Prosecutors, senator want justice to testify
The prosecution will ask the Senate's permission to 'invite' SC Justice Maria Lourdes Sereno to appear before the impeachment court

MANILA, Philippines – Will Supreme Court Associate Justice Maria Lourdes Sereno testify against Chief Justice Renato Corona?

If the prosecution would have their way, they prefer her to testify – either in person or through a written response to questions.

Prosecutor Rep. Neri Colmenares told the impeachment court on Thursday, February 23, that the prosecution panel will ask the senator-judges’ permission to invite Sereno to appear before the impeachment court next week.

Colmenares said they will file a motion on this on Monday, February 27.

Prior to Colmenares’s statement, however, Sen. Antonio Trillanes IV already proposed that the court issue “written interrogatories” to Sereno, or a set of questions in relation to the allegations against Corona in Article 7 of the impeachment complaint.

Final decision

The prosecution has apparently not made a final decision on whether to invite Sereno or to just follow Trillanes’ tack.

Prosecutor Rep. Joseph Emilio Abaya told Rappler that they were inclined to just request for written interrogatories, similar to what Trillanes had proposed.

But in an interview after the trial, Colmenares told Rappler that while he appreciated Trillanes’s call, “we will try” to invite the justice so Filipinos could hear it straight from her.

It all depends on the Senate, conceded Colmenares.

The prosecution intends to wrap up Aricle 7 by next week. After that, Colmenares told Rappler they will decide on whether to drop the remaining 5 articles in the complaint and rest their case.

Based on this scenario, Sereno’s testimony would be crucial for a Corona conviction in Article 7.

The Senate has already decided against issuing subpoenas to the SC justices.

On February 14, the High Court also issued a resolution barring SC justices and employees from testifying before the impeachment court on matters related to its decisions, among others.

Assuming Sereno accepts the invitation, she would still have to get a waiver from the Court, according to a resolution issued last week by the High Tribunal.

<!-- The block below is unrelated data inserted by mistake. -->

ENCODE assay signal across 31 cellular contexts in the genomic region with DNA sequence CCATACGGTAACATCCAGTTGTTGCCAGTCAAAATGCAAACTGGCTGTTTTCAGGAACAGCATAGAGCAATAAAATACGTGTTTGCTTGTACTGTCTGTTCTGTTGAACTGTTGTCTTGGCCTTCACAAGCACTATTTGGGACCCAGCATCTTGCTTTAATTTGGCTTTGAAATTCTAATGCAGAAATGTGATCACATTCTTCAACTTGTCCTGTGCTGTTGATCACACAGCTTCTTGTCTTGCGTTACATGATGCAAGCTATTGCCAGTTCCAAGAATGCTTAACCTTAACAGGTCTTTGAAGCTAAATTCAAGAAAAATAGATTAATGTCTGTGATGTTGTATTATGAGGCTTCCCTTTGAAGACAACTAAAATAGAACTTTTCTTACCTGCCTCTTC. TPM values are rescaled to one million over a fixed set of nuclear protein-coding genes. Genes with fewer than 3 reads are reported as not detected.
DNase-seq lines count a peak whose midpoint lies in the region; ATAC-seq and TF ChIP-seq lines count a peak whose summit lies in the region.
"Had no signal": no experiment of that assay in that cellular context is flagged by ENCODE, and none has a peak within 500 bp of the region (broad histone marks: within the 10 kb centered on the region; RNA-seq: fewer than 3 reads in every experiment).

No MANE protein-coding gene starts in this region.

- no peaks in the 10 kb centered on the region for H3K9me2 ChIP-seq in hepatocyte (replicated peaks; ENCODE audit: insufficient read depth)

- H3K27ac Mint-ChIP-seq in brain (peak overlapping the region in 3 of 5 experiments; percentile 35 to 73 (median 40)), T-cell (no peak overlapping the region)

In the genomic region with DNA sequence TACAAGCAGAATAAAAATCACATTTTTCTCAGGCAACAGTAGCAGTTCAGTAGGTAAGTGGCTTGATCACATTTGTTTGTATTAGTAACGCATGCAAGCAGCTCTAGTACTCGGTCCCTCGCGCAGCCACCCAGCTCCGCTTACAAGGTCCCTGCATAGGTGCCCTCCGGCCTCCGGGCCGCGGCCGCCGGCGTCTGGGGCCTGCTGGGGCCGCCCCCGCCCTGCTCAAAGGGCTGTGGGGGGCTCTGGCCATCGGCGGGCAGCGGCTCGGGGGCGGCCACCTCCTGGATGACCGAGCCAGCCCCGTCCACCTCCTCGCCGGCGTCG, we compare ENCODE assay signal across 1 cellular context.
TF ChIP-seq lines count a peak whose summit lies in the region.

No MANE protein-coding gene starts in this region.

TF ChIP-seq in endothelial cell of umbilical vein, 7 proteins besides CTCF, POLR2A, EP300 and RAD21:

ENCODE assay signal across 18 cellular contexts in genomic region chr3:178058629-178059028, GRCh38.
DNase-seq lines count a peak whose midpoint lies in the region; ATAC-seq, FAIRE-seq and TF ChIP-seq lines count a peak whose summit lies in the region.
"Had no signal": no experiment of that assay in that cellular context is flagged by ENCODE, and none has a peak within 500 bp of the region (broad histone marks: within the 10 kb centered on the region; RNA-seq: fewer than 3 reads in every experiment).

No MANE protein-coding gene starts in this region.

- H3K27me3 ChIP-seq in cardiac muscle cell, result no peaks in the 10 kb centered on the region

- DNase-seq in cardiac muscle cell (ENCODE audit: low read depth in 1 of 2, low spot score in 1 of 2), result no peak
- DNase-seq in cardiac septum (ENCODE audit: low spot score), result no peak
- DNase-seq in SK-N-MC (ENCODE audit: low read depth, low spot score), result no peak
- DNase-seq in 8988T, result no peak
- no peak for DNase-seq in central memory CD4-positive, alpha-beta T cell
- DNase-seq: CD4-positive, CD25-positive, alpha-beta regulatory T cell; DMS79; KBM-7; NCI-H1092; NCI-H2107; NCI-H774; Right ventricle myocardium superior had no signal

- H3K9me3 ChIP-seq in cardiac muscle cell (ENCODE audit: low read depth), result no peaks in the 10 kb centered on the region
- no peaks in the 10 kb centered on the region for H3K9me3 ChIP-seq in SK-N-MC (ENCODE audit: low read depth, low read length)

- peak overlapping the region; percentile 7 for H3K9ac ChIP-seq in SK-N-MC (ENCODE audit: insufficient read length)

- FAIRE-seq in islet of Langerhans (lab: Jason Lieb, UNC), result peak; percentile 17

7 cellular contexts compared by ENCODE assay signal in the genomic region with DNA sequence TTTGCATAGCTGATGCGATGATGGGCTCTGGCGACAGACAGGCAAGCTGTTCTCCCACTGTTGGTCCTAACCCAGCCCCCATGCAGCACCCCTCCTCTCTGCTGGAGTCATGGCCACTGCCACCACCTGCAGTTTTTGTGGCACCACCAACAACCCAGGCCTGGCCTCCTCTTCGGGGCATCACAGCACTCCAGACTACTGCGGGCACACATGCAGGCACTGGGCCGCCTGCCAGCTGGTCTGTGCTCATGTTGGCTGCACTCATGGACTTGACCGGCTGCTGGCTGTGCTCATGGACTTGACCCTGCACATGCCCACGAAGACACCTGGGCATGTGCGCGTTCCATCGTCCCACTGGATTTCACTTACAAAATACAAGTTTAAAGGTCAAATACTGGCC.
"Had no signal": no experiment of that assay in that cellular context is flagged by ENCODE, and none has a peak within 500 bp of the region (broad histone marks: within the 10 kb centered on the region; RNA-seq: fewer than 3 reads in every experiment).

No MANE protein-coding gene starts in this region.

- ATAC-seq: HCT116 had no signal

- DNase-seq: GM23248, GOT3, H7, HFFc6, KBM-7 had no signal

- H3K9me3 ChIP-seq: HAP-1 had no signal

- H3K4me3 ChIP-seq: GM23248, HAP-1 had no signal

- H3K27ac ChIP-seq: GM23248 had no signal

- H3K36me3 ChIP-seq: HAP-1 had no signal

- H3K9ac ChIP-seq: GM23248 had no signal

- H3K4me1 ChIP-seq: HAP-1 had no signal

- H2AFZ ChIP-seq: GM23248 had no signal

It was Sereno who, in November and December 2011, wrote 2 strongly-worded opinions against the majority decision allowing former President Gloria Macapagal-Arroyo to seek medical treatment abroad.

The other SC justice who dissented is Associate Justice Antonio Carpio, an appointee of Mrs Arroyo (Sereno was appointed by President Benigno Aquino III.)

Incidentally, both of them also dissented in the February 14 majority decision barring justices from testifying against Corona. They said judicial privilege has its limits and should be superceded by the higher demands of public accountability.

Divided court

Appearing at the witness stand for the second time on Thursday, February 23, Justice Secretary Leila de Lima again cited Sereno’s dissenting opinion as basis for her assertion that Corona exerted undue influence to push for the decision favorable to Mrs Arroyo.

Sereno pointed out that majority of the justices agreed, after they had issued the temporary restraining order that favored Arroyo, that the latter had not complied with all the conditions of the order. This pertained to her failure to formally appoint a counsel to receive legal notices on her behalf.

Because she failed to comply, it was understood that the TRO would not take effect, Sereno said in her dissent, citing a consensus among majority of the justices.

Sereno, however, said Corona, using his powers as chief justice, manuevered to have his own version issued in the form an SC resolution, which eventually the majority of the justices agreed to.

Such powers were elaborated on by De Lima, upon questioning by Sen. Franklin Drilon.

De Lima said that among the powers of a chief justice are the powers to set the agenda of the en banc, to exclude or include any topic for discussion, to hold a special raffle of cases, to direct the clerk of court to write the final resolution of the Court, and to order the clerk of court to base such resolution on his handwritten notes during deliberations.

“We need to remember these functions and powers of the chief justice,” De Lima said in Filipino, “in light of the irregularities cited by Justice Sereno in her dissent.” –

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